Kickin’ Bud: Arkansas men, women winning big at home this year

FAYETTEVILLE — When Arkansas’ women cruised to a 105-58 victory over Central Arkansas last weekend, the 47-point margin wasn’t the largest for a game inside Bud Walton Arena this season.

It wasn’t second, either.

It was tied for third.

Trips to Fayetteville have not gone well for visiting teams this year. Arkansas’ men are 6-0 at Walton Arena, and the 12th-ranked Razorback women are 4-0.

Those records will be put to the test over three days beginning Sunday when the teams combine to play the final three games of the calendar year at the arena — the men against Oral Roberts on Sunday and Abilene Christian on Tuesday, and the women against Arkansas-Pine Bluff on Monday afternoon.

More than the combined 10-0 record, the margins of victory stand out for Arkansas’ basketball teams through the first month of the season. The women are winning their home games by an average of 38 points; the men by an average of 33.8.

Together they have outscored their opponents by 355 points inside Walton Arena for an average winning margin of 35.5 points per game.

“I think a lot of these opponents, while they’ve come in and given a lot of effort, they’ve just been outmatched,” said Matt Zimmerman, a former Arkansas men’s assistant coach who has had an up-close view of both teams this season as the color analyst on the men’s radio broadcasts and the women’s SEC Network-Plus broadcasts. “When you play teams that are really good and you’re struggling a little bit, it can be a recipe for disaster.

“The men are good and the women are good, and most everybody who comes in here is going to be outmatched.”

Both Arkansas teams started the season with blowout home victories on Nov. 25. The women defeated Oral Roberts 96-49 that afternoon and the men followed with a 142-62 victory over Mississippi Valley State that night.

The men’s 80-point margin was the second largest in program history and the largest ever for a game inside Walton Arena, which is in its 28th season.

“An 80-point game, that’s a statistical gift you can eat on all year long,” Zimmerman said. “Arkansas’ stats will be very good for a good chunk of the season because not many teams can beat a team 142-62.”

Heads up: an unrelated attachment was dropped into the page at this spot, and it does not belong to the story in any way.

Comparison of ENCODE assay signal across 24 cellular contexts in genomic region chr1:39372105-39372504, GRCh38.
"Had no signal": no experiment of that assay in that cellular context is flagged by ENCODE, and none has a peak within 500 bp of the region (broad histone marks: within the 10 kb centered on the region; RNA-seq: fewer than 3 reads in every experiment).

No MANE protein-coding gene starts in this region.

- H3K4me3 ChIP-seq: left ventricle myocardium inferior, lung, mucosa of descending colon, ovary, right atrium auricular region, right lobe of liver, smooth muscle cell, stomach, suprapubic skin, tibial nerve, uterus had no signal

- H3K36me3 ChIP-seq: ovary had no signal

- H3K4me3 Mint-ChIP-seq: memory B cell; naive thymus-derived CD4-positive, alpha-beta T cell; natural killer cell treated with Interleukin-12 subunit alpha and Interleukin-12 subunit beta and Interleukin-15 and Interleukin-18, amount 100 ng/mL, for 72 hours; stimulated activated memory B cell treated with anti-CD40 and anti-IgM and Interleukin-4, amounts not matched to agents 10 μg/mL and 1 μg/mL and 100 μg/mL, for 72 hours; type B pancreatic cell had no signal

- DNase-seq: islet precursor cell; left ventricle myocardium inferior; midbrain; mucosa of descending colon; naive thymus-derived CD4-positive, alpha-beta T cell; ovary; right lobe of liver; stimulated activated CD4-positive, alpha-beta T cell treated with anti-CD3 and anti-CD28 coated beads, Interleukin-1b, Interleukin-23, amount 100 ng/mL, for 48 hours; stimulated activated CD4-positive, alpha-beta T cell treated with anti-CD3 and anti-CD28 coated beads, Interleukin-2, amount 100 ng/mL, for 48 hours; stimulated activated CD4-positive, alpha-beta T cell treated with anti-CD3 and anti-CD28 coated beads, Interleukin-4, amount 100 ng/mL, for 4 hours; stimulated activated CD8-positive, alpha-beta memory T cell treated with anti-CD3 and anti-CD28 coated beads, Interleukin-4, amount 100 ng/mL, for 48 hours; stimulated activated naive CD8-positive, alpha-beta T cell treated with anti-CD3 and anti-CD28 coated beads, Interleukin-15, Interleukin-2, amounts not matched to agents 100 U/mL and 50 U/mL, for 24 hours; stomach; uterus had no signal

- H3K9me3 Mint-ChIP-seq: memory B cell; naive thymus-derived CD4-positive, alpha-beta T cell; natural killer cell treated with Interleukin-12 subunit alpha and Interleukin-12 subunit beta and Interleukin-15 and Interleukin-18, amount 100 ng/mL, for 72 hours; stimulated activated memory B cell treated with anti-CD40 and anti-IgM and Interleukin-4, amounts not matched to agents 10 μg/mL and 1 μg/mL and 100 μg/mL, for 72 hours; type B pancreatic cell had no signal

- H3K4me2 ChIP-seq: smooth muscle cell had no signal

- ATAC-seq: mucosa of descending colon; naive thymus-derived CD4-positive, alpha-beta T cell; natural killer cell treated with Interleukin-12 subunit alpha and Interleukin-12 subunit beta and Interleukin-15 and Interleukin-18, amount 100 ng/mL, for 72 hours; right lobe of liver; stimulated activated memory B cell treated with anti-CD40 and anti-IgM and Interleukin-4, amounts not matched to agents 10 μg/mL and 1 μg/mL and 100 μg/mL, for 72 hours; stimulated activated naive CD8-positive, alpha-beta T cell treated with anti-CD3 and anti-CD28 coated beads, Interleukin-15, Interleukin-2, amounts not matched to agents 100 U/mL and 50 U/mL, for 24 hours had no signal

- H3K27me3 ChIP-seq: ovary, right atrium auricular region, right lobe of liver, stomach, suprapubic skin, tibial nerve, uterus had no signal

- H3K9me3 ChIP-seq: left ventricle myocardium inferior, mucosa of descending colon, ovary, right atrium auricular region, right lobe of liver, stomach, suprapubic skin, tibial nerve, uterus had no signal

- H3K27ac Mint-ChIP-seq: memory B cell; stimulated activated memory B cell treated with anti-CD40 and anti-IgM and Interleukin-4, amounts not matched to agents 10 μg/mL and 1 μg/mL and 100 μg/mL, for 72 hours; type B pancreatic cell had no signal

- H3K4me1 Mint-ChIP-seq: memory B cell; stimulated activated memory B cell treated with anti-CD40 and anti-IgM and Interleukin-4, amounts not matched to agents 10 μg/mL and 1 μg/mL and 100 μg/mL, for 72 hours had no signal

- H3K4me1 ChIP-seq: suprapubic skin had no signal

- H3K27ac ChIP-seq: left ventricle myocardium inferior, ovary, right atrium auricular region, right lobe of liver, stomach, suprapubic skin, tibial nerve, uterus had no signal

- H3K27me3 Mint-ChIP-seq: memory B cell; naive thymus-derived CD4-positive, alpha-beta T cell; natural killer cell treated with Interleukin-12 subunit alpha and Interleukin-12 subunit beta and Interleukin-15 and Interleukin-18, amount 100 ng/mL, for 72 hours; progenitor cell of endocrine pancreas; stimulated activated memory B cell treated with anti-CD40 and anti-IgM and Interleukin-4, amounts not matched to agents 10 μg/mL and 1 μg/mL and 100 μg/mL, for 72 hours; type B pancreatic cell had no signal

Zimmerman was on the call for both teams’ season openers and said both of Arkansas’ opponents that day tried to play at a break-neck speed, a trend he has observed in other games since.

“I thought every school record in the world was going to fall against Mississippi Valley State,” Zimmerman said. “Arkansas would hit a three and (MVSU) would come down and sometimes they wouldn’t even pass it — it would be one pass or no passes and shoot. Arkansas would get a rebound, go down and hit a three. The shot clock is 30 seconds in men’s basketball and there are some of these opponents shooting with 25, 26, 27 left on the shot clock.”

Zimmerman said he thinks coaches sticking with their preferred style of play has led to some of the large margins of victory.

“Me, as a coach, if I know I’m outclassed, we’re going to hold the ball a little bit, we’re going to eat some clock,” Zimmerman said. “You aren’t going to beat me 80. You might beat me 50, but we’re going to try to control the basketball a little bit.

“These coaches come in and they don’t want to go away from how they play. They want to play fast….They’re recruiting and kids want to play free-flowing, uptempo basketball.

“It’s like they are determined to play how they want to play all season. That’s commendable, but if you’re playing uptempo…and you come in here and play Arkansas’ women and try to play real fast with them, you’re trying to get beat by 40, 50, 60.”